Curtis Ash, nursing manager in the hospital’s emergency department, knows that well. He supports about 160 staff, who themselves are caring for sick patients.

But in mid-March, the reality of being a frontline health care worker at Ruby, and across the United States, shifted as fears of the coronavirus and cases began to trickle in.

W.Va. Governor's Office

Today marked the first day of West Virginia’s reopening plan. At his daily virtual press conference Gov. Jim Justice announced he will lift the stay-at-home order on Monday, May 4th,  and will issue a new edict he’s calling “safer at home.”

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WorkForce West Virginia has finally caught up on unemployment claims Governor Jim Justice said in his daily virtual press briefing. 

In the briefing, Justice said WorkForce West Virginia has processed more than 150,000 unemployment claims in the last month and a half -- typically at this time of year the number would be closer to 3400. 

Governor Jim Justice has issued an executive order to test or retest every resident and staff member in every nursing home in the state for the coronavirus. 

In the daily virtual press briefing Governor Justice said he keeps seeing discrepancies in the data from nursing homes and that he is “sick and tired of it.” 

He said front line workers in nursing homes deserved “all the praise,” for their good work, but that West Virginia’s vulnerable population deserves better.

In Gov. Jim Justice’s daily virtual press briefing, he said he wouldn’t reopen schools or the state until he is sure it is safe to do so. 

Justice began the conference by announcing the 10th death in West Virginia due to the coronavirus. He also said cases have been reported in two additional nursing homes -- one in Kanawha County and one in Wayne County. He did not name the facilities. Justice said the national guard is assisting with testing everyone who came in contact with the infected persons. 

In his daily virtual press briefing, Governor Jim Justice said WorkForce West Virginia processed 28,500 claims representing 20 million dollars in benefits yesterday alone. In March, they processed 90,000 unemployment claims. A typical March, he said, the state would process about 3,400. For every day in April they’re now averaging 2000-6,700 claims a day.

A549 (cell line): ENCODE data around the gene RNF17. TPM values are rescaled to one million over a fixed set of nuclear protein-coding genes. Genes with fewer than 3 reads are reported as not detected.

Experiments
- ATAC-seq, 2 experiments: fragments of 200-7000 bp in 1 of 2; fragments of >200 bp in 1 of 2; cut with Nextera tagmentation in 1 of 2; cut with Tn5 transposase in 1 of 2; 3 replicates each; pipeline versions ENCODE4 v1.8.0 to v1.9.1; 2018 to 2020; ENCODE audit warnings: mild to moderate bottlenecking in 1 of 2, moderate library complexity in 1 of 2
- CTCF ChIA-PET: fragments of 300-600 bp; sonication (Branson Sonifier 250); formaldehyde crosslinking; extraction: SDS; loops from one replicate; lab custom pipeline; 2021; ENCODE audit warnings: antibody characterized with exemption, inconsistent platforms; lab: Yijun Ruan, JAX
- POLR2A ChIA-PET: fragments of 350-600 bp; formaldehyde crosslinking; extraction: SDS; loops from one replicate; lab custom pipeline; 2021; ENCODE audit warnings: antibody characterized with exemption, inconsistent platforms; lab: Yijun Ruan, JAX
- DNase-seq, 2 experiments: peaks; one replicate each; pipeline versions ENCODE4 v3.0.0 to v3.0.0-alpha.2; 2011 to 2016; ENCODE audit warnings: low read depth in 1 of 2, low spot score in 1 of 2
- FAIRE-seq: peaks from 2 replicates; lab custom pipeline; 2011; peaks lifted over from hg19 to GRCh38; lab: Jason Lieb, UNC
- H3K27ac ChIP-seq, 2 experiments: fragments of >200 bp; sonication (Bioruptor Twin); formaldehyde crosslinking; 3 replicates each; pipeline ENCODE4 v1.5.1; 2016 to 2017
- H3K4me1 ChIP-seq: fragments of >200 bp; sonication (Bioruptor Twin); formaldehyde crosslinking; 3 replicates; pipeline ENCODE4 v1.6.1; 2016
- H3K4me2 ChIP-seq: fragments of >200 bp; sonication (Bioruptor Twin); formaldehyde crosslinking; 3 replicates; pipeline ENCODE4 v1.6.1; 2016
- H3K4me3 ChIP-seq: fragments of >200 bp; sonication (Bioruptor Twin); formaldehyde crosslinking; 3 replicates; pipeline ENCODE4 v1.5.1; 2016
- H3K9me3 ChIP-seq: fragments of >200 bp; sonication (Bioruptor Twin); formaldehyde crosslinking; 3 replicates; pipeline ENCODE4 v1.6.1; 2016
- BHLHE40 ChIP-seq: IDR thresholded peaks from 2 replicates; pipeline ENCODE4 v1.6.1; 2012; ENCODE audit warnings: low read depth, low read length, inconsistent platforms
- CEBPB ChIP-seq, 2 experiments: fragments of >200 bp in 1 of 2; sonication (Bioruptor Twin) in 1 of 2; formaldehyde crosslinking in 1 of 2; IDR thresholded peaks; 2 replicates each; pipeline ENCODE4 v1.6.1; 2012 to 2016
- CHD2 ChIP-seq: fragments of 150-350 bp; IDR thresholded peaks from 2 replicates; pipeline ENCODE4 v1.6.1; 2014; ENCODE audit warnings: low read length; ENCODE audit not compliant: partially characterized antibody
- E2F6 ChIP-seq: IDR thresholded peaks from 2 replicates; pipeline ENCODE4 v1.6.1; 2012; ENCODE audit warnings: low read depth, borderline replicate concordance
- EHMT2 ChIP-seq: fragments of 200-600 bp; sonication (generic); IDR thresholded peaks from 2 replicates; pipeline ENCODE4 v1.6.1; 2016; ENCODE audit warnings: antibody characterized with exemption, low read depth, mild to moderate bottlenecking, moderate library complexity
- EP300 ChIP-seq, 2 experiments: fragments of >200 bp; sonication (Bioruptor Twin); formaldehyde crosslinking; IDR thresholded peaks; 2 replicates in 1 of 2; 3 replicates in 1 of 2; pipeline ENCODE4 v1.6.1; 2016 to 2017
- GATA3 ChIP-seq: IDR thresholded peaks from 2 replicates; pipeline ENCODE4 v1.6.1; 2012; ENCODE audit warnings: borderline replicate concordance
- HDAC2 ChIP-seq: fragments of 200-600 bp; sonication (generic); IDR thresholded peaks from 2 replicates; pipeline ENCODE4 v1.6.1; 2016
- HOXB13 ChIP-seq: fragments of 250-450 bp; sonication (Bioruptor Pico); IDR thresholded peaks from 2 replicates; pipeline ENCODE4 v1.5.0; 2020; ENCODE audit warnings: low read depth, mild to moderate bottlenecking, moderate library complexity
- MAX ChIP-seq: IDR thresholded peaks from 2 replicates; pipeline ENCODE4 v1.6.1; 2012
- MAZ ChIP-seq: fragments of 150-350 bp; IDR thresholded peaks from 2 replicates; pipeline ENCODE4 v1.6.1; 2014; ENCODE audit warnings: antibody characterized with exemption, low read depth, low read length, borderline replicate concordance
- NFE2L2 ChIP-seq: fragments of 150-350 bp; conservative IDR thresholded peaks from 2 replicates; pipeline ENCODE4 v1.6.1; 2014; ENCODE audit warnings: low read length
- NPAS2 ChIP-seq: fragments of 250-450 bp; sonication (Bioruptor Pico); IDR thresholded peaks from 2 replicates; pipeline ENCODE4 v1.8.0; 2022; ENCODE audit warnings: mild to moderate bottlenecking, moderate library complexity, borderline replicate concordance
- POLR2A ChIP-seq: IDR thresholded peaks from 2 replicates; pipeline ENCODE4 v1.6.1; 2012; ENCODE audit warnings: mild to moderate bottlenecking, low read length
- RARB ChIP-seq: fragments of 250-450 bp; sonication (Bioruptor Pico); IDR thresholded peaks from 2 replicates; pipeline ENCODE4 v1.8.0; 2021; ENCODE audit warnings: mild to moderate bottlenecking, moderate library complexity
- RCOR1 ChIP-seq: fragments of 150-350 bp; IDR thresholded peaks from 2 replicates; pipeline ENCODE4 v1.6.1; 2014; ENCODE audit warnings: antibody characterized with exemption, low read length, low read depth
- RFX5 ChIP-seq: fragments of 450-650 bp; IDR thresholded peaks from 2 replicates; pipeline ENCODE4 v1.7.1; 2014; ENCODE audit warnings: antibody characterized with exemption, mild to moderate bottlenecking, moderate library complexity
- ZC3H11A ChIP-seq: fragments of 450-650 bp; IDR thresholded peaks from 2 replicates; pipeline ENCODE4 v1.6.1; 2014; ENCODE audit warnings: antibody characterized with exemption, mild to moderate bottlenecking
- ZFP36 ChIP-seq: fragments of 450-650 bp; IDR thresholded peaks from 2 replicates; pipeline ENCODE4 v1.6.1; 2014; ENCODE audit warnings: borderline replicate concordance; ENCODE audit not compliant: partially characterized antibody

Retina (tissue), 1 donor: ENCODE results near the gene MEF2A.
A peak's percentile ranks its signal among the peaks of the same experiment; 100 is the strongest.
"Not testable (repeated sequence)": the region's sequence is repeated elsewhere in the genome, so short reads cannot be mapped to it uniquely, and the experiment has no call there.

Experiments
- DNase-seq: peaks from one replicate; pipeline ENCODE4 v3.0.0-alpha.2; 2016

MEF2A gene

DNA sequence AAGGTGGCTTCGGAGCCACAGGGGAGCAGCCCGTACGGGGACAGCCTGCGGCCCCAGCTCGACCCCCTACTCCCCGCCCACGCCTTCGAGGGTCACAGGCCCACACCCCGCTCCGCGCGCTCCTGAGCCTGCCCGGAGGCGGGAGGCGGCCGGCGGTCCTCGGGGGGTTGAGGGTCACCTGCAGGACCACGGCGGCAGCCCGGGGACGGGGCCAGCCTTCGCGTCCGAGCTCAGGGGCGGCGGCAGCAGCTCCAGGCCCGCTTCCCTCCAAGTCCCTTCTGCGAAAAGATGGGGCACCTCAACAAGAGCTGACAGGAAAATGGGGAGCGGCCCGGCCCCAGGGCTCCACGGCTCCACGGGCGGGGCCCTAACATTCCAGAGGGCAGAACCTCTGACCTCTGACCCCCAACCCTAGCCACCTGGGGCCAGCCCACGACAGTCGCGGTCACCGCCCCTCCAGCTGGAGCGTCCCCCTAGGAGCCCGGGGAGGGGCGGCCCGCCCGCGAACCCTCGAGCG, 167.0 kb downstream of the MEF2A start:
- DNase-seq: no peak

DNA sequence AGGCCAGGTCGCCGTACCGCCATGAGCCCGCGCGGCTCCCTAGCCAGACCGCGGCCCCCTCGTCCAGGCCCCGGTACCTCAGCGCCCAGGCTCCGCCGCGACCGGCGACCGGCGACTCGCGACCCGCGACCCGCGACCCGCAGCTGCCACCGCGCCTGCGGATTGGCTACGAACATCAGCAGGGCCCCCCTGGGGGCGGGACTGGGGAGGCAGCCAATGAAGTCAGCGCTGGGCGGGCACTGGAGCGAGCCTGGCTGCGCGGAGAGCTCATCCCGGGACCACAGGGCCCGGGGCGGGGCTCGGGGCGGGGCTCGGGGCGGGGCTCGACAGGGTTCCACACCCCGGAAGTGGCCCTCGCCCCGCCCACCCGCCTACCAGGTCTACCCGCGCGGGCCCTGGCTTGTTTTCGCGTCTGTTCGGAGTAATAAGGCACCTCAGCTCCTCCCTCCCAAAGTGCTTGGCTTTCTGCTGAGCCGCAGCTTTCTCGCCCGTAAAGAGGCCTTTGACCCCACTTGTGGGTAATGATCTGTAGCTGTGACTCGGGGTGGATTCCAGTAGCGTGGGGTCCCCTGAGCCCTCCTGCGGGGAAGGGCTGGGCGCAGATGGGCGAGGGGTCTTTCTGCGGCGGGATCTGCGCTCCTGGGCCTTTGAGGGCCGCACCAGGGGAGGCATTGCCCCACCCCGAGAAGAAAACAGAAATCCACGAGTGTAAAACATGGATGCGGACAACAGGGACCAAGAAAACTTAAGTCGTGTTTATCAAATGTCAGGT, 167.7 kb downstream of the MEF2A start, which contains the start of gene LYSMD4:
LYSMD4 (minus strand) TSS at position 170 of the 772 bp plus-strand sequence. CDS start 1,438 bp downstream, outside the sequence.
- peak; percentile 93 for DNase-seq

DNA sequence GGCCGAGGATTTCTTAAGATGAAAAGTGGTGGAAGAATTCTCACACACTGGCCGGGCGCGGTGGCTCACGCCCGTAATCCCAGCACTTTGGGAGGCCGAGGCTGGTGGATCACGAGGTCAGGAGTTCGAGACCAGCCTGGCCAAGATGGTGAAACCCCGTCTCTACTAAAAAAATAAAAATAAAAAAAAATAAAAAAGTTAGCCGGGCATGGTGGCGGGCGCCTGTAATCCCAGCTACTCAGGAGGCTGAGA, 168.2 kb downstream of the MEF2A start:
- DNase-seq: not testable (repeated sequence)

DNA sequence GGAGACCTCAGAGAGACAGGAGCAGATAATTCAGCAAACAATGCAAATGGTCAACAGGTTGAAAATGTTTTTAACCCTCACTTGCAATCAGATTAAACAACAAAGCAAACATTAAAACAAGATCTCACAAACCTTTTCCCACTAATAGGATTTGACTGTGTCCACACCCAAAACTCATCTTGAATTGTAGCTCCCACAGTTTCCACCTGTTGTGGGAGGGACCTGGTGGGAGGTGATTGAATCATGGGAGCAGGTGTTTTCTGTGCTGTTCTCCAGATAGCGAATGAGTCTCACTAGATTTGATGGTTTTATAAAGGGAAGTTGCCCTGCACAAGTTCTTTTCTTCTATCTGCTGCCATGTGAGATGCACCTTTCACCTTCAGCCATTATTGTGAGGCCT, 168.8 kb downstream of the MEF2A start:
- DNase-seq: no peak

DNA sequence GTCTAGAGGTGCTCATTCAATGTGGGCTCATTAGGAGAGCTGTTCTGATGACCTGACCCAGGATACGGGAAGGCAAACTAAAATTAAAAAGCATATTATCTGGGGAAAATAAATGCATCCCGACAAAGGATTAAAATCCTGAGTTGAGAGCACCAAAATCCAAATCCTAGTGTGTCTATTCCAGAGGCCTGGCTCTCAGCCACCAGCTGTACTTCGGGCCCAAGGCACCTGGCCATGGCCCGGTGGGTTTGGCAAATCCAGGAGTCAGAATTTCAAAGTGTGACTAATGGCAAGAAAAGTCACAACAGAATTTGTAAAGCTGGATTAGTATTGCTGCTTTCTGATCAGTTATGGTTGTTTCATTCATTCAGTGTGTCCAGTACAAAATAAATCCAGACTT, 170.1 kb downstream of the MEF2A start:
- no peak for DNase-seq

Office of Gov. Jim Justice

During Monday’s virtual press briefing, Governor Jim Justice urged West Virginians to continue following social distancing and hand washing guidelines saying “it’s working” despite the state now having four deaths due to the virus.  

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As of Thursday morning, March 26, Sundale Nursing Home in Morgantown has 28 confirmed cases of the coronavirus and is being called “ground zero” for the outbreak in West Virginia.


Health reporter Kara Lofton spoke with Dr. Lee Smith, executive director and county health officer for the Monongalia County Health Department, who has been helping coordinate the response to the outbreak.

West Virginia Morning
West Virginia Public Broadcasting

On this West Virginia Morning, we’ll visit the upper Kanawha Valley where people know the inside of economic hardship, and we’ll learn more about how officials are trying to contain the coronavirus at a nursing home in Morgantown where 20 cases have been reported.

Gov. Jim Justice gives an update on coronavirus response and alerts in a virtual briefing with media and citizens on March 24, 2020.
WV Governor's Office

In Gov. Jim Justice’s daily briefing on the coronavirus, he announced three more residents and several nursing home staffers have tested positive for the disease. 

In an interview with WV MetroNews earlier Tuesday, the governor said he isn’t sure how coronavirus got into the Sundale nursing home in Morgantown, but that the instance of community transmission is "worrisome."

Office of Gov. Jim Justice

Gov. Jim Justice issued a “stay home” order Monday and shut down all nonessential businesses, including cabins and restrooms at state parks. State and local park trails will stay open as well as golf courses.